You also should wash your vagina after each time you had sex. If you feel like you really need to use soap, try to buy skin-sensitive, unscented soap and limit its use to only a couple of times a week. Also avoid wiping your vagina with moist toilet paper, as the latter often is full with chemicals that have no business inside the vagina. Try organic baby wipes instead, as they often are just based on water. 

An often neglected part of vagina health are the clothes your wear. Tight pants or underwear can raise the risk of bacterial infections, especially in the summer months. In general, you want to make sure your vagina doesn’t sweat too frequently and that it regularly gets some fresh air, by for example wearing a dress once in a while. So, don’t wear tight jeans in the August heat every day. Also avoid underwear made from synthetic materials and go for breathable cotton undies instead.

How safe are condoms for vaginal health? 

Conventional condoms are the best choice when it comes to birth control and protection from the worst (but not all) sexual transmitted diseases (STDs). However, how safe are they for vaginal health? Actually, there aren’t any major problems. A minuscule percentage of the population are allergic to latex, but these people can opt for polyurethane condoms. Those are a bit looser and costlier than latex condoms, but the safety record is the same.     

In recent years, natural, chemical-free, vegan condoms have also become available in the market and they claim to be better for penis and vagina as well as the environment at large. While this claim may be true, the dependability and safety of such organic condoms still lacks sufficient long-term testing and research.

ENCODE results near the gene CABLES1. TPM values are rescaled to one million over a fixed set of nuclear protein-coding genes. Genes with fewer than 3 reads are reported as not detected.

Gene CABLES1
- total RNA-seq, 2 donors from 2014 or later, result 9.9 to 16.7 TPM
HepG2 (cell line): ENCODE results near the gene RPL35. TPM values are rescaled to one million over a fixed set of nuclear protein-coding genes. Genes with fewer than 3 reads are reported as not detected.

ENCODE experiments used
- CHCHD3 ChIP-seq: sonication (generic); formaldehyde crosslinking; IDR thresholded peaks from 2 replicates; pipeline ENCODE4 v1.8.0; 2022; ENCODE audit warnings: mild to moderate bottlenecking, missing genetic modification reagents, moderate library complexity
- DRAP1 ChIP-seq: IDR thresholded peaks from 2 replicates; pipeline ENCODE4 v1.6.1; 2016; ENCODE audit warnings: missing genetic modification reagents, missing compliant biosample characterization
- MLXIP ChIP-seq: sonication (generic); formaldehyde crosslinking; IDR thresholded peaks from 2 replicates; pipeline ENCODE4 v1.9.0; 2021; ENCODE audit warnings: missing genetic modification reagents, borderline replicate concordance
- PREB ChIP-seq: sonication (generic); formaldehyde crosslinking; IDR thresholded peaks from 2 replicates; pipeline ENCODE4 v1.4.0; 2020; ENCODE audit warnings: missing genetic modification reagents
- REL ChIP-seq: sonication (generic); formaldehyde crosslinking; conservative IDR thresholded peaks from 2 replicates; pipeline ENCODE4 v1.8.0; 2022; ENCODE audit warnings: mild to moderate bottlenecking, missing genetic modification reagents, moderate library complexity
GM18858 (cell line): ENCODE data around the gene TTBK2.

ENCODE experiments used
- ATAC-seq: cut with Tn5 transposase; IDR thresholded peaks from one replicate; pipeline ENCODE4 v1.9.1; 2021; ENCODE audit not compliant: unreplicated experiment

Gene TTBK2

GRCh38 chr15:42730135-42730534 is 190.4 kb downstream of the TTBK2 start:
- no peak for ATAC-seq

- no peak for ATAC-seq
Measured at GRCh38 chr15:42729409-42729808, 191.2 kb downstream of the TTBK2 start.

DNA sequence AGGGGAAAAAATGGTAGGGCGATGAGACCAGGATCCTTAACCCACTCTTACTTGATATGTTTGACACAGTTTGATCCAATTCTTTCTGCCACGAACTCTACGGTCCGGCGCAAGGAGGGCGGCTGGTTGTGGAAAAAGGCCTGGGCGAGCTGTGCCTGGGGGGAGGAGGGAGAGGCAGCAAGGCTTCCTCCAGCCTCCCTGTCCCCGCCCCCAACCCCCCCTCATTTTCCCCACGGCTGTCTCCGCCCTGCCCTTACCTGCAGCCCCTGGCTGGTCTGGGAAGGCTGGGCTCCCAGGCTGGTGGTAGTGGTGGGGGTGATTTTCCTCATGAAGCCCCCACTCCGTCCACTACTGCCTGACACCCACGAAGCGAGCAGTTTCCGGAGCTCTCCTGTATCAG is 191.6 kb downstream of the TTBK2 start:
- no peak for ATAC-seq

A word on unprotected intercourse: aside from the STD and pregnancy risks, an unclean penis can carry harmful bacteria into the vagina that can cause UTI. So, make sure your partner washes his penis before sex. Also, switching back from anal to vaginal intercourse should absolutely be avoided or only be done with a change of condoms.

Avoid receiving oral sex from a partner who has oral herpes (cold sores), as he or she can give you vaginal herpes this way, especially if they currently have a cold sores outbreak. 

What about sex toys and lubes?

Sex toys come in all shapes and forms, as well as all kinds of material. It’s an unregulated market, where a lot of products are imported from China and other foreign producers. The synthetic materials often include phthalates, which are chemicals used to soften the toy, i.e., make it more malleable and flexible. The problem is that this ingredient may not be even listed on the packaging.

So, if you look for sexually stimulating toys, it’s safest to choose something where the material is obvious. Stainless steel and wood are excellent choices, but there even are precious metal dildos.  

As for lubes, their use is justified if your vagina happens to be too dry and you want to avoid skin irritations. This is why many condoms are pre-lubed. However, be careful in picking which lubes you use (or already are applied on your condoms). Avoid oil-based lubes as they can cause inflammations of vaginal tissue. Instead try water-based lubes or, if you need a lot of lubrication, silicone-based lubes. 


  1. Archer, Jeffrey C, et al. “Dioxin and Furan Levels Found in Tampons.” Journal of Women’s Health (2002), vol. 14, no. 4, 2005, pp. 311–5,, 10.1089/jwh.2005.14.311. Accessed 10 Feb. 2020.
  2. Brown, Joelle M., et al. “Intravaginal Practices and Risk of Bacterial Vaginosis and Candidiasis Infection Among a Cohort of Women in the United States.” Obstetrics & Gynecology, vol. 121, no. 4, Apr. 2013, pp. 773–780, 10.1097/aog.0b013e31828786f8. Accessed 10 Feb. 2020.
  3. Cottrell, Barbara Hansen. “An Updated Review of of Evidence to Discourage Douching.” MCN, The American Journal of Maternal/Child Nursing, vol. 35, no. 2, Mar. 2010, pp. 102–107, 10.1097/nmc.0b013e3181cae9da. Accessed 10 Feb. 2020.
  4. Gardner, Kevin H., et al. “The Hazards of Moist Toilet Paper.” Archives of Dermatology, vol. 146, no. 8, 1 June 2010, 10.1001/archdermatol.2010.114. Accessed 10 Feb. 2020.